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Almost everyone is thrilled when hummingbirds visit their garden. It is really a matter of picking out the right flowers such as the new Ballistic, a variety of Cuphea ignea. Cupheas have always been among my favorites because though they are tropical in nature they are stalwart garden performers throughout the country.
The Cuphe ignea gives reference to the Latin word for fire, hence common names like firecracker flower or firecracker plant. Ballistic however is different. Instead of red flowers, there are loads of dark lavender blossoms borne on a more compact plant with a good branching habit. You will also love the fact that Ballistic blooms almost all growing season making it an outstanding buy even if you are in a colder region whereby you will be treating it as an annual.
It is from Mexico and the Caribbean, where it takes on an evergreen shrub-like habit. In zones 8 and 9 it will get knocked to the ground by freezes but normally returns faithfully in the spring provided it doesn't sit in water during the cold winter.
The Cuphea llaeva or Bat Faced cuphea is another choice hummingbird plant. The bat-faced cuphea is still often sold generically, but Georgia Scarlet and Tiny Mice are becoming well known selections. The new Totally Tempted has swept awards across the country so keep your eyes open!
No hummingbird garden would be worth its salt however without the Cuphea micropetala. This is a large flower species reaching over three feet tall with much larger orange and yellow blossoms. Some refer to this as the Giant Cigar Plant. It too will return from winter temperatures of around 10 with good mulch. Get your camera ready to take pictures of the hummers on this one!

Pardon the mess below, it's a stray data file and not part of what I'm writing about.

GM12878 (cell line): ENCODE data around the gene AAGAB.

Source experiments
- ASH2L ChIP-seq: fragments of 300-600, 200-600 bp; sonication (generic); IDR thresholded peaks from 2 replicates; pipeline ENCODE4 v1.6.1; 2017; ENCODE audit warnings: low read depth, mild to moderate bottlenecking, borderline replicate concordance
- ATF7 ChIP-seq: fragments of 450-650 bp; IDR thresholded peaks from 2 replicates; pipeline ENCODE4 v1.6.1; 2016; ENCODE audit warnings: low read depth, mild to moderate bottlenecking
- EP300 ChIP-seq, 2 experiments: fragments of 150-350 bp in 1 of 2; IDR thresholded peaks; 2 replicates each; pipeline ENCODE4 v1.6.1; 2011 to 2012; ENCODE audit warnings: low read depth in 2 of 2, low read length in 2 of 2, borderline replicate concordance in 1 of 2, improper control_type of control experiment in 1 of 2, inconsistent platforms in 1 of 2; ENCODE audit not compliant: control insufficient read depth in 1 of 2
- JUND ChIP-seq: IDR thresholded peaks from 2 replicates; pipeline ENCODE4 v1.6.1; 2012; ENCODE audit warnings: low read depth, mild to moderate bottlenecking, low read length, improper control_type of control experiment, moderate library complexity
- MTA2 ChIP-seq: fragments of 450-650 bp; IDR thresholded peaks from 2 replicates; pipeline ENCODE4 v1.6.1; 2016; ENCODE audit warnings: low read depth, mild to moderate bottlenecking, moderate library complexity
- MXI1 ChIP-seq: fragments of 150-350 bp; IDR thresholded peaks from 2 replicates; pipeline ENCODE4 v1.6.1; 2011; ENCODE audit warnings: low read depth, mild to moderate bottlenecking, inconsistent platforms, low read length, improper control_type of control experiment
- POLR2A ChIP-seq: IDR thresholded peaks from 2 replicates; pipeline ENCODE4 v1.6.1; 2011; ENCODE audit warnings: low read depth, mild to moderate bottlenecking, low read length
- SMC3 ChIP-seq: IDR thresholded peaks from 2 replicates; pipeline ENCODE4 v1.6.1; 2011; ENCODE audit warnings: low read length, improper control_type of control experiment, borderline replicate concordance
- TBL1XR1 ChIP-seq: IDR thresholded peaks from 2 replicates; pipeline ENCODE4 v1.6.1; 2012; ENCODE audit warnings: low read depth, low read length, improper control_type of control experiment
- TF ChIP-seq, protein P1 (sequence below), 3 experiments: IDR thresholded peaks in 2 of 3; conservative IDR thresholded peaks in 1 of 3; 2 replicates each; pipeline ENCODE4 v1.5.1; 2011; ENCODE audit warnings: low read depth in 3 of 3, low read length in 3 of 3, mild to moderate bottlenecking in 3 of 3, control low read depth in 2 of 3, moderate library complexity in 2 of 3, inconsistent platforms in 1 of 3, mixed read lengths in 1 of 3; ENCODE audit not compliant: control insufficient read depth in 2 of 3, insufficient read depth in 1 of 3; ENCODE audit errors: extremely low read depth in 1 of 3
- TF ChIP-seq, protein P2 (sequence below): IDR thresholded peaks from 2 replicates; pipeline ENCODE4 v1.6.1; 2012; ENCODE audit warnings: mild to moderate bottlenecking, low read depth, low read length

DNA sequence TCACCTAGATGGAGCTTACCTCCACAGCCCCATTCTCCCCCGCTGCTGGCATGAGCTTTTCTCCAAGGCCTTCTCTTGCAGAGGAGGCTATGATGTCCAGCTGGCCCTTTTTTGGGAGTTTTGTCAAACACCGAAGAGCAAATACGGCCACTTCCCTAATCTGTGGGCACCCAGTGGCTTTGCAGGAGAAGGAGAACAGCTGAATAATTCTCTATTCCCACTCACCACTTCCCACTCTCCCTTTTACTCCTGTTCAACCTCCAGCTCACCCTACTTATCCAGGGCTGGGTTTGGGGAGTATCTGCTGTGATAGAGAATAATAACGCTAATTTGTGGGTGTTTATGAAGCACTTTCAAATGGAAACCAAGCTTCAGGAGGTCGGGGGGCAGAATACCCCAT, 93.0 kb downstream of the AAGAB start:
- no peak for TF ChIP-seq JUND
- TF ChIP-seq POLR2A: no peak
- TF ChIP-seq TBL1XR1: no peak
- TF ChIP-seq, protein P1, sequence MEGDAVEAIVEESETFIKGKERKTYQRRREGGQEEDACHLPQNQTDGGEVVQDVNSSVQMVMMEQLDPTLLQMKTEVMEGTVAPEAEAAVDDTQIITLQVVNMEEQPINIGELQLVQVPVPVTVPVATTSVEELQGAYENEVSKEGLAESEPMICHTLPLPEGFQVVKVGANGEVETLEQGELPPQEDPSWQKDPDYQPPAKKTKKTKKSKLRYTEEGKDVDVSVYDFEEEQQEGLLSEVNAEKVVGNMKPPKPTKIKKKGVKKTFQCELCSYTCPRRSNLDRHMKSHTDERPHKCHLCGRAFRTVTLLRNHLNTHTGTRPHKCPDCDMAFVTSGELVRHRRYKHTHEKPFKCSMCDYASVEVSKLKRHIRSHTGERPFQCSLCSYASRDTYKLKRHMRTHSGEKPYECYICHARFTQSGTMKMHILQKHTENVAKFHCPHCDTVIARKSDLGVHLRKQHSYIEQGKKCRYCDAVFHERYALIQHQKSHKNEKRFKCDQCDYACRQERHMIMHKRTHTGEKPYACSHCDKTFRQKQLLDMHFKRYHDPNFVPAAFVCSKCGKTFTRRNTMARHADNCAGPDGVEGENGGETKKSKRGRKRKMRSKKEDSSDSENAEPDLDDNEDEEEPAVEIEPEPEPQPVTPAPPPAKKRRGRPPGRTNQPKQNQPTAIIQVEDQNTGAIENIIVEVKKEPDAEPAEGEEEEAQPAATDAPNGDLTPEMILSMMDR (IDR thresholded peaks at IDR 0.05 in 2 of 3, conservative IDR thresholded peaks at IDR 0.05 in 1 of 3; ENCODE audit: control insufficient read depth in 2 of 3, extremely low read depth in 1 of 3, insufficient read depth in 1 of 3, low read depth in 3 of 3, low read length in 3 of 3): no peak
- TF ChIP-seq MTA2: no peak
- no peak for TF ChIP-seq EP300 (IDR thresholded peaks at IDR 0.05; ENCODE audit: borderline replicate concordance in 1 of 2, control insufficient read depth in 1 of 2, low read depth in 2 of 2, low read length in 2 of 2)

Regardless of which cuphea you choose, select a site in full sun and plant in well-drained soil. Set out plants 12 to 24 inches apart, planting at the same depth they are growing in the container. Apply a good layer of mulch, water to get established and then enjoy.
Your children or grandchildren will love looking at flowers that remind them of Mickey Mouse or firecrackers. Nothing is hard about growing these plants other than smoothing out the feelings of friends and neighbors who get jealous.
In early summer, pinch growth as needed and more branching will follow. Feed in mid-summer and again in early fall with a light application of a balanced, slow-released fertilizer. These species are drought tolerant, but watering during long dry periods will pay dividends come fall.
Remember the bat-faced cuphea can grow 2 feet tall and the cigar or firecracker cuphea can reach 3 to 5 feet tall. Plant where the kids can see them and watch the hummingbirds feed.
Use them informally in the garden rather than lined up like soldiers. They work well with zinnias and firebush, or planted in partnership with lantana. The warm weather is in my region now and will be advancing. Make plans to add some cupheas to your garden!
Contact Norman Winter at: firstname.lastname@example.org